Qylatron is a device that scans visitors and their possessions as they automatically check themselves in and out of buildings such as stadiums and train stations.
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Most airports nowadays do not take security lightly, employing smarter technology and larger workforces to ensure potential threats are prevented from ever occurring. However, there are other venues such as sports stadiums, train stations and popular public locations that simply can’t afford the same level of safety. The Qylatron is a device that scans visitors and their possessions as they automatically check themselves in and out of any venue.
Prompted by the 2004 Madrid train bombings, Lisa Dolev — founder and CEO of Qylur Security Systems — decided to create a way to stop potential terrorists from entering public buildings without the manpower involved in manual security checks. The Qylatron is a honeycomb structure that includes five compartments, into which ticket-holders place their bags and scan their pass. They then walk under the gate, which sets off an alarm if it senses any indication of a weapon. Meanwhile, their bags are being scanned and the items inside matched with a large database to ensure they’re all clear. Although the systems can’t run completely without human help, the company believes one machine could replace five lines of standard TSA security gates and staff. Revenue could also be raised by showing ads on the compartment displays.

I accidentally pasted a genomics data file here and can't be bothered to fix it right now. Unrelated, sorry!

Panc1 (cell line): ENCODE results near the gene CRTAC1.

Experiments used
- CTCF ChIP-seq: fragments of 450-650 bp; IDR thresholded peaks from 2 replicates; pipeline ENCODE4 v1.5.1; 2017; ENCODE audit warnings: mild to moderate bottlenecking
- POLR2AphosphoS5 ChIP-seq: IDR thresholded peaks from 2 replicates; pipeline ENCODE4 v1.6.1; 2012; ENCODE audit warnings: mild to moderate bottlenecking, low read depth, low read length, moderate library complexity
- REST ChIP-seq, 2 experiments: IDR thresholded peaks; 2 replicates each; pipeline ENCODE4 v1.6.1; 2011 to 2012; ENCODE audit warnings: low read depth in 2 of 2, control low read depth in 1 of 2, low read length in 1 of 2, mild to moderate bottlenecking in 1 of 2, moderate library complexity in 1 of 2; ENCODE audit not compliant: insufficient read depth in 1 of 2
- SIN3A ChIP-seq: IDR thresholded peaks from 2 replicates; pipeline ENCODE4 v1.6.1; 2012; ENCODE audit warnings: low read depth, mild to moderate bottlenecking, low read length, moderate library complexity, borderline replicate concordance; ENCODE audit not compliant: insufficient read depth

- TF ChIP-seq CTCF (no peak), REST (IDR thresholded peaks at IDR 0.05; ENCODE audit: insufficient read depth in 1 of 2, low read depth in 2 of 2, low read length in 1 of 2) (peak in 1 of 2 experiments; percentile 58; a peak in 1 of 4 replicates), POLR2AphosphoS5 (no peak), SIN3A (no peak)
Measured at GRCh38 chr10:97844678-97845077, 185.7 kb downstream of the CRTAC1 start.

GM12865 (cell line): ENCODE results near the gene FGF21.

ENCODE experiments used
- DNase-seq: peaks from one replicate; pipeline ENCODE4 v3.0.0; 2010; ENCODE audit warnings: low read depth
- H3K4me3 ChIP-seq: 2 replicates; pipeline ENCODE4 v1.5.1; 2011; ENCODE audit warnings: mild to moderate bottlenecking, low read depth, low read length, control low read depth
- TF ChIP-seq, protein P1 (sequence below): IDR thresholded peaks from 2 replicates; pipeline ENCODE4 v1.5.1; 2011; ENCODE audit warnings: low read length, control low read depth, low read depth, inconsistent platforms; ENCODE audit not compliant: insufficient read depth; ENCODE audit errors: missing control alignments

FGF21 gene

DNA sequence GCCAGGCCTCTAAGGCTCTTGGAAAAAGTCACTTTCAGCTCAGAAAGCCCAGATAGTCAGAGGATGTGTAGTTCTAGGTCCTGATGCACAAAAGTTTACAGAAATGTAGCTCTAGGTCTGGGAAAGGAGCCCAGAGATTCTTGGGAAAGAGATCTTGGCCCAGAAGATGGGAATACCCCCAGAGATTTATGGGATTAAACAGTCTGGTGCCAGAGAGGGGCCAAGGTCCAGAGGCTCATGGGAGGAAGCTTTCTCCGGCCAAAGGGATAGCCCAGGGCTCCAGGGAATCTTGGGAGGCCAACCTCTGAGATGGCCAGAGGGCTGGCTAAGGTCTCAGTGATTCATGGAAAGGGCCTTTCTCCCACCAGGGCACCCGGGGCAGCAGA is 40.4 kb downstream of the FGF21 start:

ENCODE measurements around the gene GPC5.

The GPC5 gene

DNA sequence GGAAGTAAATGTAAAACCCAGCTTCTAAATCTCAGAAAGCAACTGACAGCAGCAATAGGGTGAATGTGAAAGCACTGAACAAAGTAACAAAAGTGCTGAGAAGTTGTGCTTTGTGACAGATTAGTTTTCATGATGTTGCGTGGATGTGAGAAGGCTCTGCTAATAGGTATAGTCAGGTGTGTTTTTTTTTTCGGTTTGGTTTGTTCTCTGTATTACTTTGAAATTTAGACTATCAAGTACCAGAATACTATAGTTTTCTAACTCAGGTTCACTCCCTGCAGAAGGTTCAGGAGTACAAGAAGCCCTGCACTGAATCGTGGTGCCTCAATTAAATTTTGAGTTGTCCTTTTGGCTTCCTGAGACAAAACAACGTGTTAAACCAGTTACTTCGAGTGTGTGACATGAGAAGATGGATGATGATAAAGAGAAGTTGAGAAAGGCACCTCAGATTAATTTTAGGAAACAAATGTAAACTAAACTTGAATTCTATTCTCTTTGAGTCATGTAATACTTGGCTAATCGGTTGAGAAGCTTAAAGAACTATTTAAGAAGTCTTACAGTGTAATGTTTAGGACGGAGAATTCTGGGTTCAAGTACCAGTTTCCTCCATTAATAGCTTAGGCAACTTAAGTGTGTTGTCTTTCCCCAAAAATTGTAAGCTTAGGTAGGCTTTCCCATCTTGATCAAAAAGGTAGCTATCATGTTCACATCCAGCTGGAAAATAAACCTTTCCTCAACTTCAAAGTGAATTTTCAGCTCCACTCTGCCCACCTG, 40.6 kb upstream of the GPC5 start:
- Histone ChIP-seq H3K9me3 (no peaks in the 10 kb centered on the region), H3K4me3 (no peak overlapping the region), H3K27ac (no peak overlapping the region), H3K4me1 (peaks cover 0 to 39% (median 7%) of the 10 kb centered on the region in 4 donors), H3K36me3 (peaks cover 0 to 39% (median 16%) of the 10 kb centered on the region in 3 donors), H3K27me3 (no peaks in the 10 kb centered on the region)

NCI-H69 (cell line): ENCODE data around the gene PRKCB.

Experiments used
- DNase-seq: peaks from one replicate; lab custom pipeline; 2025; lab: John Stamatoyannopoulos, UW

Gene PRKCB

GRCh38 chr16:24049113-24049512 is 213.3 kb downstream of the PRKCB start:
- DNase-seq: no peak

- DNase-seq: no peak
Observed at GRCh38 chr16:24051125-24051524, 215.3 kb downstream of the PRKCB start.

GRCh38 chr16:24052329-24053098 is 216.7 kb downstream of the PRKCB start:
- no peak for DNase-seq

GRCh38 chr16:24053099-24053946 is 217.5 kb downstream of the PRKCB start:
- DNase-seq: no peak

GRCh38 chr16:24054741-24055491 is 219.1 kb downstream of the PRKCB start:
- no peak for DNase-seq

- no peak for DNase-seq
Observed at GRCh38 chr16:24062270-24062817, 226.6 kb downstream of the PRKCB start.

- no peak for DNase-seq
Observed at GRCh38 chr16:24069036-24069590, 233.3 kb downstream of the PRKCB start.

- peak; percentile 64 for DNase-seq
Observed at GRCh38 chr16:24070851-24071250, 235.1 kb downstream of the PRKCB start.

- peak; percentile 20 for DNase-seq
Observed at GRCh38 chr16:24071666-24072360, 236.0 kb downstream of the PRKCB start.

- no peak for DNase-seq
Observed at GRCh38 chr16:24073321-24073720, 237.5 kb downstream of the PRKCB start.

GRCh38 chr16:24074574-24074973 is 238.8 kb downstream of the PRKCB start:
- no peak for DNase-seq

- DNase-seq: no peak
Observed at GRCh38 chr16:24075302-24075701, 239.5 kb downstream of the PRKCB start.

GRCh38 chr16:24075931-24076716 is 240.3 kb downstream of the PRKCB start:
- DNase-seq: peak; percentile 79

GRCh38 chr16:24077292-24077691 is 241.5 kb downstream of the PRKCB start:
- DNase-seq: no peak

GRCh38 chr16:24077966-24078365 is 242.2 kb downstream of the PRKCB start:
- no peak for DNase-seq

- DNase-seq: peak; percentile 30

The first Qylatrons are expected to be in service at some point in 2014 at locations that currently can’t afford rigorous security technology, such as amusement parks and stadiums. Do you think self-service is the way to go for something as important as security?
Spotted by Lily Dixon, written by Springwise